1. Seek and Accept Support. You cannot travel this path alone. You need the support and care of others. Call on a trusted family member or friend, church clergy, or professional counselors. Call your local hospice agency or community grief center for advice to get you started.
2. Accept Your Grief. Don't try to run and hide from your grief. You need to experience the pain and sorrow to be able to move past it and on toward healing.
3. Find Role Models. You are not the first to travel the road of grief. Discover how others have coped with loss before you. This will provide you with a model to base your own healing on and remind you that you are not alone. Read books on grief, there are many good ones on the market. Make a concerted effort to meet others who have worked through grief at support groups.
4. Learn About Grief. The more you know about grief and dispel the myths surrounding it, the more you will realize that you grief is normal. You may also discover warning signs that your grief may be complicated and that you need more help to cope. Either way, knowledge is power.
5. Express Your Grief. Grief can not stay hidden deep within you. The best way to work through grief is to let it out. Cry, scream, and yell if your need to. Express your feelings through music, art, poetry, or journaling. Whether you express your grief with a safe person you trust or let it out in complete privacy, expressing your feelings is the only true way to honor your grief and begin to work through it.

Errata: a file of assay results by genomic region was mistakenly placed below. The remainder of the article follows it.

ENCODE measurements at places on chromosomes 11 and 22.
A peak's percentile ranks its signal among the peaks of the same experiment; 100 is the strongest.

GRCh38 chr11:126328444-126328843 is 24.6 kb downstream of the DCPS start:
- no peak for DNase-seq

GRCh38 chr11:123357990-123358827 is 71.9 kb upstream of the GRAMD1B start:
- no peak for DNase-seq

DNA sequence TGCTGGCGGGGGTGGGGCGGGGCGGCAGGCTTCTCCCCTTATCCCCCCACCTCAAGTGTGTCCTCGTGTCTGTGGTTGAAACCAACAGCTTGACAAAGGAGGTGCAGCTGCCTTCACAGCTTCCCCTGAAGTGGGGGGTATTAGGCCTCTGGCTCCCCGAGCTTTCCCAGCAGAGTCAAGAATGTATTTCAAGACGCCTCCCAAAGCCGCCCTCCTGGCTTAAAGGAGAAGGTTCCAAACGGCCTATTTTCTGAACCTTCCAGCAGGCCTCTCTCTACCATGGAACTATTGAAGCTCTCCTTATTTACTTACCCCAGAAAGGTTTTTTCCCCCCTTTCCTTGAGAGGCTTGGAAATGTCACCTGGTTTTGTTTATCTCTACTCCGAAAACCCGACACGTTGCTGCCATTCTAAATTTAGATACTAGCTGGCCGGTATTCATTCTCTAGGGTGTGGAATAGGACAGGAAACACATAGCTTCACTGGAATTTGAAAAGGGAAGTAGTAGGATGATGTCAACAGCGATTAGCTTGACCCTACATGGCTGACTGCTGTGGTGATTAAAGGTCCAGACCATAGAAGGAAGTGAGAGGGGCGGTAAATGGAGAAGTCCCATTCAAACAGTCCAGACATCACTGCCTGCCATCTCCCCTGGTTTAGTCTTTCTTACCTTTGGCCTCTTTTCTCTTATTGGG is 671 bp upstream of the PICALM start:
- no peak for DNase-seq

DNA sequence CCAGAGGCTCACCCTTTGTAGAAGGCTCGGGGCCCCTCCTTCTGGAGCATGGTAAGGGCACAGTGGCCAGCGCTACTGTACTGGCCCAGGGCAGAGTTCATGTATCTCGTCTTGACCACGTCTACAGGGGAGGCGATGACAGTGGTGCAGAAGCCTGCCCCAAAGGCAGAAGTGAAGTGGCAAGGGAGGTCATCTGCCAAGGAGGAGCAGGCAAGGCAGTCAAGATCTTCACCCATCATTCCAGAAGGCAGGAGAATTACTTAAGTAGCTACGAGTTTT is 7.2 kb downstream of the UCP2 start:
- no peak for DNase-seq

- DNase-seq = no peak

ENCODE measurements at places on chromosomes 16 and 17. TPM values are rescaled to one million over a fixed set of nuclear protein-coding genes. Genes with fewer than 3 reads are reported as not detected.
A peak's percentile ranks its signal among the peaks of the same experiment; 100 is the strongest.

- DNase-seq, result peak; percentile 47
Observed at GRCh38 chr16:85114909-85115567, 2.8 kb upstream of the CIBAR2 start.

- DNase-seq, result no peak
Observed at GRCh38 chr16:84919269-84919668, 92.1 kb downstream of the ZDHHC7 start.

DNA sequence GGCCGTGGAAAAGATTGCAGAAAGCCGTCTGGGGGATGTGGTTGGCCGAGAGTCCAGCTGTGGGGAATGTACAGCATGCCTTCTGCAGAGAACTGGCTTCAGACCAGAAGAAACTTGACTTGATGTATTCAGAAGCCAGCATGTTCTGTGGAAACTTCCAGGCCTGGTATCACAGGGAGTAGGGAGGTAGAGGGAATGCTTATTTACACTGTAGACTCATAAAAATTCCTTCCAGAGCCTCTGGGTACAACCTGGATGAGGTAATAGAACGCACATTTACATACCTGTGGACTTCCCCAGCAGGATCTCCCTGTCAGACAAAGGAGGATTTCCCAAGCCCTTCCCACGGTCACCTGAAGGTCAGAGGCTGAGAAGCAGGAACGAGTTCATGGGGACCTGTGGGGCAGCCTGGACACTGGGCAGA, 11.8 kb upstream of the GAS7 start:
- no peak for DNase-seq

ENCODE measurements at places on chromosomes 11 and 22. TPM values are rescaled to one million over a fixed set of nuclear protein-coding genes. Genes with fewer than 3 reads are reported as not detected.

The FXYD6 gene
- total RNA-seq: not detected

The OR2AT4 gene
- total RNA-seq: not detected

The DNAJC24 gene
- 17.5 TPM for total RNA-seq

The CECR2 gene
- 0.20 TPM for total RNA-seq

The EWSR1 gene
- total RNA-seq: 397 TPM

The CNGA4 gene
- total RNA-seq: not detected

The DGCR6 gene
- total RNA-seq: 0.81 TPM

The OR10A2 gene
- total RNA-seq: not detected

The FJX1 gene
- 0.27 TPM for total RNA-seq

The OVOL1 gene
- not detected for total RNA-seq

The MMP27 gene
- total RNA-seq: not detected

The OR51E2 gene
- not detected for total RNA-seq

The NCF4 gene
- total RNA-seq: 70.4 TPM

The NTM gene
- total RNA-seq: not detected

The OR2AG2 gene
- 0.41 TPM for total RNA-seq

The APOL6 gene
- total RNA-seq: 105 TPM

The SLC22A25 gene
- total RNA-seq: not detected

6. Accept Your Feelings. Grief can surface in many different ways and some may be very intense. Acknowledge these feelings and accept them as part of the natural grieving process. Don't hold in anger sadness, or longing. These are important feelings that, once expressed, help you to heal.
7. Pace Yourself. Grief can be exhausting. It takes a lot of energy to feel so intensely. Allow yourself plenty of time to do everyday activities and don't over-schedule yourself. Rest when you need to and allow yourself time to heal.
8. Get Involved in Something! Getting involved in work or some other activity you enjoy can keep you focused and offer a welcome distraction from your grief. If that activity is especially meaningful or helpful to others, you might find it also raises your spirits.
9. Have a Little Fun. Yes, have some fun. Sometimes grieving people won't allow themselves to have any fun. They feel to share a laugh with someone is somehow dishonoring the memory of their loved one. The truth is laughter is an excellent medicine. A great way to have some genuine fun is to surround yourself with children and/or animals.
10. Keep the Faith. Remember that intense grief doesn't last forever. One of my favorite sayings goes, "Faith is not the absence of fear, but the willingness to go on when fear is present". Keep the faith that you will one day heal and be whole again.